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Sweet Spots 

Freshly made international delights

The closest many of us come to a bakery or pastry shop is ordering a muffin at Starbucks. Yet the number of small international bakeries in Charlotte is growing -- particularly among the Latino sector. Why? Because Latinos prefer to buy bread fresh daily and to treat themselves to sweets made fresh. New to Charlotte are the Salvadorian bakeries which are both good and inexpensive. Here are a few international sweet spots around town.

"Try it, you'll like it" was about the only English I could get from the owner of Pan Salvadoreño. In this location, which was once a Thai restaurant, is a thriving Latino bakery that also serves Chinese food. (Gotta love Charlotte.) The bakery items, though, are identified solamente en español. Folks crowded the entrance to buy bags of dinner rolls ($.25 each); colorful cookies, some with maraschino cherries and others that were less sweet with sesame seeds; square cakes; muffins that tasted like a Duncan Hines yellow cake mix; and other pastries. A full bag of sweets will cost you less than $3.

Pan Salvadoreño, 4800 Central Ave., 704-568-9161.

If you like Entenmann's Crumb Cake, try real crumb cake at Dianne Pasciolla's Decadent Designs Bakery, which opened in February and already has developed a good reputation for her cakes. Pasciolla requires cake orders ten days in advance. Behind the glass case are exquisite, ready-to-eat bundt cakes ($3), cream puffs, chocolate éclairs with extra thick chocolate icing ($3.50), brownies, traditional American cookies, and some Italian ones including a sesame cookie begging for espresso. The best, though, are the pasticiotti, Italian mini pies. Pasciolla moved to Charlotte from Paramus, New Jersey.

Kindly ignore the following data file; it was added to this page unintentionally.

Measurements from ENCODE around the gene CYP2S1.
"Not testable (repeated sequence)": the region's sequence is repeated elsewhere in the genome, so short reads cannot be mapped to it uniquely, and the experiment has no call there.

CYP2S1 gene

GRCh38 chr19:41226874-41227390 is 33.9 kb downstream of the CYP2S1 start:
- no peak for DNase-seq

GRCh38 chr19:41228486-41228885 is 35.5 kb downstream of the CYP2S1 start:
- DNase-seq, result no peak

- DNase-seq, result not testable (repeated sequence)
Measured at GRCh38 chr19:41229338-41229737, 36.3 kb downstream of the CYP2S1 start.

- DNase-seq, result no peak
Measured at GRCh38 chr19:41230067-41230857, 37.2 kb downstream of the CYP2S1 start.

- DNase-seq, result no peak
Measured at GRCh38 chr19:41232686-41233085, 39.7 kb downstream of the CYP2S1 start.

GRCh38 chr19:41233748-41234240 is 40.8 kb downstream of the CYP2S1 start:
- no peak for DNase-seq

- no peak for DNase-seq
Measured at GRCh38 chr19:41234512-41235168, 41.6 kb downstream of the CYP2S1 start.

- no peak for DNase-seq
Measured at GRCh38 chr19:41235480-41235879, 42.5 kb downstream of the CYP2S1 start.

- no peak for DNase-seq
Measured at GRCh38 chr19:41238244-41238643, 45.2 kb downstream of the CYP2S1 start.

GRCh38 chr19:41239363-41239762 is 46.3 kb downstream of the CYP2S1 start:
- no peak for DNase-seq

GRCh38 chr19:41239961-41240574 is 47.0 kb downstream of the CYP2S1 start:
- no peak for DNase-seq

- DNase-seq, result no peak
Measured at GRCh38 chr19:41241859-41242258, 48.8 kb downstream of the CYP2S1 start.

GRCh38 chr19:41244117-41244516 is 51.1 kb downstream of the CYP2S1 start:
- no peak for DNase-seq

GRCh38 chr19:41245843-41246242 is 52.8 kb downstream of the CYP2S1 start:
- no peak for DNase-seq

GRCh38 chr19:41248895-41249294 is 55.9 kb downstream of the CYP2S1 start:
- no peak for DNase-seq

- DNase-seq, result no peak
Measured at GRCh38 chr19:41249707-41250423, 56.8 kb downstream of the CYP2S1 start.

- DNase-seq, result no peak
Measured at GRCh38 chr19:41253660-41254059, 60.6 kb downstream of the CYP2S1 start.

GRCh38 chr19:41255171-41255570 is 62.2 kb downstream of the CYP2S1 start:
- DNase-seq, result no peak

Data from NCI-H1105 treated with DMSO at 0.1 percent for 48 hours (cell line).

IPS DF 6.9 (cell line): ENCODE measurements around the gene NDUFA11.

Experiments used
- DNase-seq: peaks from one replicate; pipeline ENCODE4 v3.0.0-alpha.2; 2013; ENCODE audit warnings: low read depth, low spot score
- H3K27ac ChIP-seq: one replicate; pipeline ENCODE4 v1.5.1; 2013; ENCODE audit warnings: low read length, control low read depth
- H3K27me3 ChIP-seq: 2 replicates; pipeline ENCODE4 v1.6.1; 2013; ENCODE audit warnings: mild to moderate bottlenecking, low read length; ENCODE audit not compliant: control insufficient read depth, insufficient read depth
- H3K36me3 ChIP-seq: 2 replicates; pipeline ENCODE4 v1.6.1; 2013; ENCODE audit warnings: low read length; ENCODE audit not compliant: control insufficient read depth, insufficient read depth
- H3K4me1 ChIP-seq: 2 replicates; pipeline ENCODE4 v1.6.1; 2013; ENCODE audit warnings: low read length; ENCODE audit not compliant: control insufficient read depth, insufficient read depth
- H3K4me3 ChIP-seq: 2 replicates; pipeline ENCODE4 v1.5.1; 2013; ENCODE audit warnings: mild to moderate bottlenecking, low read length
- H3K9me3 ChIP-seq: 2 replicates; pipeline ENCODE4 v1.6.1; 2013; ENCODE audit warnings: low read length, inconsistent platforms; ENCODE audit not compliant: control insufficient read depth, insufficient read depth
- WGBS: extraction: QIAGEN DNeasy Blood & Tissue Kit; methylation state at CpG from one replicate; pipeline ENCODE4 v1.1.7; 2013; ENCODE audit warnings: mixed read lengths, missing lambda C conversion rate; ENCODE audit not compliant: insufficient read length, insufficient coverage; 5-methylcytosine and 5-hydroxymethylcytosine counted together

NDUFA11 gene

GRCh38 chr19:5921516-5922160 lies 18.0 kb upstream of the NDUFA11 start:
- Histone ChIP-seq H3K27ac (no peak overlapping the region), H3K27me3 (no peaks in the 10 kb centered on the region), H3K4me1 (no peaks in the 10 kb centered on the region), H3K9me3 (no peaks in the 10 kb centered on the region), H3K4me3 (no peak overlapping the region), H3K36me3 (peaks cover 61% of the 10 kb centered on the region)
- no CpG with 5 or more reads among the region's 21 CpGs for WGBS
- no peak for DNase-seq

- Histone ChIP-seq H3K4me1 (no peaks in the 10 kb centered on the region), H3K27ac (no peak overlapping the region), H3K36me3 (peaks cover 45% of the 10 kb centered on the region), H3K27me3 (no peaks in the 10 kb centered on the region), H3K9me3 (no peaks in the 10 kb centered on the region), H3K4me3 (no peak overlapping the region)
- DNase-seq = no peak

Decadent Designs Bakery, 11914 Elm St., 704-542-7749. Closed Monday. www.decadentdesignsbakery.com.

Russian "rullet"? This rullet is a decadent bakery item stuffed with apricot and cheese in a challah-like, dense sweet bread. You can find this and other flavors for $3.50 at the Europe Food Store, which also imports an astonishing selection of tortes and cakes from a Russian bakery in Brooklyn, NY. "These are too hard for an individual to make," noted the clerk. "Even in Russia, we buy these from a bakery." The plum cake was layered with plum pulp, cake, cheese and whipped cream. Cakes sell for $4.69 per pound, or a remarkable $2 per one inch slice.

Europe Food Store, 7022 Lawyers Road, 704-536-3382.

One of the best Mexican bakeries in the city is Odalys. The most popular they become, the larger the bakery and pastry selection gets. Note: Mexican cookies are not overtly sweet. Look for the special baked goods at Easter.

Odalys Bakery, 4404 East Independence Blvd., 704-535-8100.

The finest in Mediterranean treats is handily found at Ilios Noches. Pastry chef Frank Kaltsounis dazzles customers with his imagination. In the glass case is his incredible Greek baklava, the best I have had. His brownies, scones, loukoumades, tarts and semolina custard wrapped in filo are all excellent.

Ilios Noche, 11508 Providence Road, 704-814-9882.

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